By Ian Manson, chief executive of Clyde Gateway
FOR Clyde Gateway, Scotland’s most ambitious regeneration project, there has been an increased focus on creating new green spaces. Aside from the many environmental reasons brought into focus throughout COP26 in Glasgow, our investment in new parks is due to the plethora of benefits they provide to both families and businesses.
Residents in the east end of the city benefit from having a place to relax and spend time together outdoors, while businesses can benefit from the increased foot traffic and customer spending that green spaces can provide.
We are proud of our ongoing investments and Clyde Gateway takes an integrated approach to infrastructure, carbon management and our journey to net zero. I believe that Blue-Green Infrastructure, infrastructure integrated with nature and designed to provide natural features in urban landscapes, can address environmental challenges such as climate change, biodiversity loss, and water management.
One of our key projects is our Community Energy Project in Dalmarnock. This collaborative partnership with Scottish Water Horizons has been developed to promote a community-based district heating network, which supplies low cost heat to central Dalmarnock, linked to the existing adjacent Dalmarnock Waste Water Treatment Works. This initiative providing energy to businesses and homes is what really sets our regeneration area apart.
I am also extremely proud to be Scotland’s first Green Regeneration Innovation District and this new sustainable district heating network places Clyde Gateway as one of Scotland’s leading energy efficiency and sustainability sites, benefiting hundreds of homes and businesses. This incredible 3 km-long underground project is just as important to the ongoing regeneration of Glasgow’s east end as any of the transformative above ground projects that have taken place over the past decade.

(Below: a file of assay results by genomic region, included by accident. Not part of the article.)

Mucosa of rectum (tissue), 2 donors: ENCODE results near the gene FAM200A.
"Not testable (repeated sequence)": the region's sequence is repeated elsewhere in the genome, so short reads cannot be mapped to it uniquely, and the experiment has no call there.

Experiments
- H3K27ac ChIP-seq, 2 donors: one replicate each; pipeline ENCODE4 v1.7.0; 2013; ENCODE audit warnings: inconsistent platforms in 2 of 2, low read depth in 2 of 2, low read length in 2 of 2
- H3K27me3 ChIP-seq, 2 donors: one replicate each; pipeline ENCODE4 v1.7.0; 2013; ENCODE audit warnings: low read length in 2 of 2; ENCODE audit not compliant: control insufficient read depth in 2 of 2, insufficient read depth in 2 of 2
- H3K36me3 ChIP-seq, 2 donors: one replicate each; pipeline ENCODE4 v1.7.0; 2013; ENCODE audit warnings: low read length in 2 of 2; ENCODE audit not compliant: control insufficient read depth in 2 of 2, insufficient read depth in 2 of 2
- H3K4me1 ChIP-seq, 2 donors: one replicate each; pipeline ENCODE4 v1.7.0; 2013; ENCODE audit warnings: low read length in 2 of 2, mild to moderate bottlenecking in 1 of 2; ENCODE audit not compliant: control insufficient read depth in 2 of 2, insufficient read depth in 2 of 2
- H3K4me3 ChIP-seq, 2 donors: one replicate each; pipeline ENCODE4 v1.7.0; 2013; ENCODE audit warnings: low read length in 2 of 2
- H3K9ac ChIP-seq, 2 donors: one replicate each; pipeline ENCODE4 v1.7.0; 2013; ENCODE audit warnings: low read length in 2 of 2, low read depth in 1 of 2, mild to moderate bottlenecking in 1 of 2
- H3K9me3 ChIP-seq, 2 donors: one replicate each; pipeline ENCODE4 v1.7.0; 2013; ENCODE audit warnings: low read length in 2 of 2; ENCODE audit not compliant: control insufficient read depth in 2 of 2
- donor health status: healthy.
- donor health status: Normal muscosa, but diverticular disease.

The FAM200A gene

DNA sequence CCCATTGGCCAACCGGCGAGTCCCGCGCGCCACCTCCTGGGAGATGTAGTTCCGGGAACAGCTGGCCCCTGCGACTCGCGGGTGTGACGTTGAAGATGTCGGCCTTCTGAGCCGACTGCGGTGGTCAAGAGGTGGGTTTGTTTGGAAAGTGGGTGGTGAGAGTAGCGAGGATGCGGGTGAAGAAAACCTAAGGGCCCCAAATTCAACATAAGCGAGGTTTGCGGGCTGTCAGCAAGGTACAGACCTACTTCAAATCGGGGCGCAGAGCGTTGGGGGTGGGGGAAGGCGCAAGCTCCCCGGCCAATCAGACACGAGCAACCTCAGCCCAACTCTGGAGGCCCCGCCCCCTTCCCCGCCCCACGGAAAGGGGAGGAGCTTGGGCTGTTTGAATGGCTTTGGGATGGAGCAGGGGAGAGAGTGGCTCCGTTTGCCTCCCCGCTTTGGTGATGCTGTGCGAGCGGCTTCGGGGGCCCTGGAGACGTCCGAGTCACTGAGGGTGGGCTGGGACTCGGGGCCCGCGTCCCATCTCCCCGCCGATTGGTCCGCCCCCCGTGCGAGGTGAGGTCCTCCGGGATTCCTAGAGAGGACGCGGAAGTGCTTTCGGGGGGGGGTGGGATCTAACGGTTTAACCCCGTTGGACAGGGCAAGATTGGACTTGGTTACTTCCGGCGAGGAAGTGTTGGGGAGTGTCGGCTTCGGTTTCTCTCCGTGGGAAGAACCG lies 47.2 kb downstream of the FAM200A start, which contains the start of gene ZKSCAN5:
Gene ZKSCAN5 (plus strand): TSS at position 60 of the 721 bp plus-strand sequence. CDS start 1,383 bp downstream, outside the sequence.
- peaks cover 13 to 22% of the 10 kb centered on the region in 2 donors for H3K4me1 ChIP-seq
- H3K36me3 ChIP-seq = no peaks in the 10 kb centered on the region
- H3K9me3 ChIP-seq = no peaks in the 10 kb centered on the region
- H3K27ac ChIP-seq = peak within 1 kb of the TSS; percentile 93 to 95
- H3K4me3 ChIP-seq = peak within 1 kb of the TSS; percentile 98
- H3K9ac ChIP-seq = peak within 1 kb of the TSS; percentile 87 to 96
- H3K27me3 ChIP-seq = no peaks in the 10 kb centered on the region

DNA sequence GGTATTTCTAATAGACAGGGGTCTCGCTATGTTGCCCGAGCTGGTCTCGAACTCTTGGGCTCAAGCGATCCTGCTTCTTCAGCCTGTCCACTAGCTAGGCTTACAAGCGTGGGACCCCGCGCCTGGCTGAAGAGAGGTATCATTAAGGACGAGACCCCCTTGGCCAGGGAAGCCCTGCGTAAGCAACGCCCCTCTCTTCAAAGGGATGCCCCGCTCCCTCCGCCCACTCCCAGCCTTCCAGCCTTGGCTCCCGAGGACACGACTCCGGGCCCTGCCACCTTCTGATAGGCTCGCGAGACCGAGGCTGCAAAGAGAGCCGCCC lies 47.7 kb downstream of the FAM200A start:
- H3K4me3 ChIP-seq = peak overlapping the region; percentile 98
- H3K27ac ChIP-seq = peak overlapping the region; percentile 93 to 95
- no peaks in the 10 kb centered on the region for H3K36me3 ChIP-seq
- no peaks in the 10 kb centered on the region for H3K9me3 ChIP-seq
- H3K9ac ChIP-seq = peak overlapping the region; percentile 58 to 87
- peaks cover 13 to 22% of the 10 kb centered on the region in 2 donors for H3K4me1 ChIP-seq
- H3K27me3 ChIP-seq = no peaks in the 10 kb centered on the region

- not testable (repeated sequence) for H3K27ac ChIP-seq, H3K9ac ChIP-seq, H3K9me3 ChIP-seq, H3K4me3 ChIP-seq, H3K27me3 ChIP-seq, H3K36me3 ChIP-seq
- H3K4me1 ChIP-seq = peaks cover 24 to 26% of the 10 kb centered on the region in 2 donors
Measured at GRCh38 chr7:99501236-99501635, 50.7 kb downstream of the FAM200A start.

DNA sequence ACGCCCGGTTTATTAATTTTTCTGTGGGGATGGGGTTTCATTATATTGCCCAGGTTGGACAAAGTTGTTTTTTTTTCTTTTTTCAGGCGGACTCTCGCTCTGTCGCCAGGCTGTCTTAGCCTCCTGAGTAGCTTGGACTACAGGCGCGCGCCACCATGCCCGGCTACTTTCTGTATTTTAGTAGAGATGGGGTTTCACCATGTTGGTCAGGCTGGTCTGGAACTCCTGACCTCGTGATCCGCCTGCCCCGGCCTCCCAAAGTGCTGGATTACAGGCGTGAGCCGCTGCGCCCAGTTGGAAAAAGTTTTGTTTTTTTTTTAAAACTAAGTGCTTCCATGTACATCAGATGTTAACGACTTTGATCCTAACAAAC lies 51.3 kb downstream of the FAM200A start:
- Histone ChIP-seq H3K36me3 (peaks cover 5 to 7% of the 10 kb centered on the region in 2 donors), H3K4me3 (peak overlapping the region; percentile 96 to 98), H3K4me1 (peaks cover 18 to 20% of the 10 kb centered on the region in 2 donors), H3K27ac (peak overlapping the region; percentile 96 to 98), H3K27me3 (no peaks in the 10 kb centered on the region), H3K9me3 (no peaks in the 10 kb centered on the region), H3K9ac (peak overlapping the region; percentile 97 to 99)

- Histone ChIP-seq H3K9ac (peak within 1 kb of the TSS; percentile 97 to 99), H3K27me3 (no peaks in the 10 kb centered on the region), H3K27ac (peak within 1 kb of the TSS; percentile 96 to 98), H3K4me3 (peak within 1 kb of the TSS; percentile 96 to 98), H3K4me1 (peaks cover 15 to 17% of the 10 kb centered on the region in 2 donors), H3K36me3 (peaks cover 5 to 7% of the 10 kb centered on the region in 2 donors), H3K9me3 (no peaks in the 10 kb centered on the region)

In addition, the Cuningar Loop Woodland Park is a 15-hectare greenspace, managed by Forestry and Land Scotland, is a fine example of how we are building on the fantastic biodiversity in the Clyde Gateway. This riverside location includes an orientation point with local maps highlighting zones for birds, bats, butterflies, a tree planting meadow and wildflower planting areas to encourage butterfly basking. It is incredible that more than 900,000 people have already visited the park since it opened in 2016.
We have also recently completed a new £3m Riverside Park in Dalmarnock, which will be officially opened next week by Tom Arthur MSP, the minister for public finance, planning and community wealth. The park was created by transforming a previously vacant and inaccessible site into a dynamic new green space which can be used by walkers and cyclists. We were delighted to receive £750,000 for the project from the Scottish Government through its Vacant and Derelict Land Investment Programme, and £98,000 via NatureScot’s Nature Restoration Fund.
Active travel, of which these new parks will contribute to, is one of our main attributes in attracting people to live and work in Glasgow’s East End. If we get this right with careful planning in our communities, we can reduce car use and encourage more people to make journeys by walking, cycling or public transport.
The benefits of our investments are already numerous. For families, green spaces provide a place to relax and spend time together outdoors. They also give children a place to play and explore. Businesses also benefit from the creation of new green spaces. Green spaces increase foot traffic, customer spending and also attract new businesses and employees to our area.
On our journey towards net zero, we are determined to take with us the people living within our communities, and the businesses who have set up or relocated here, for a greener, cleaner and brighter future.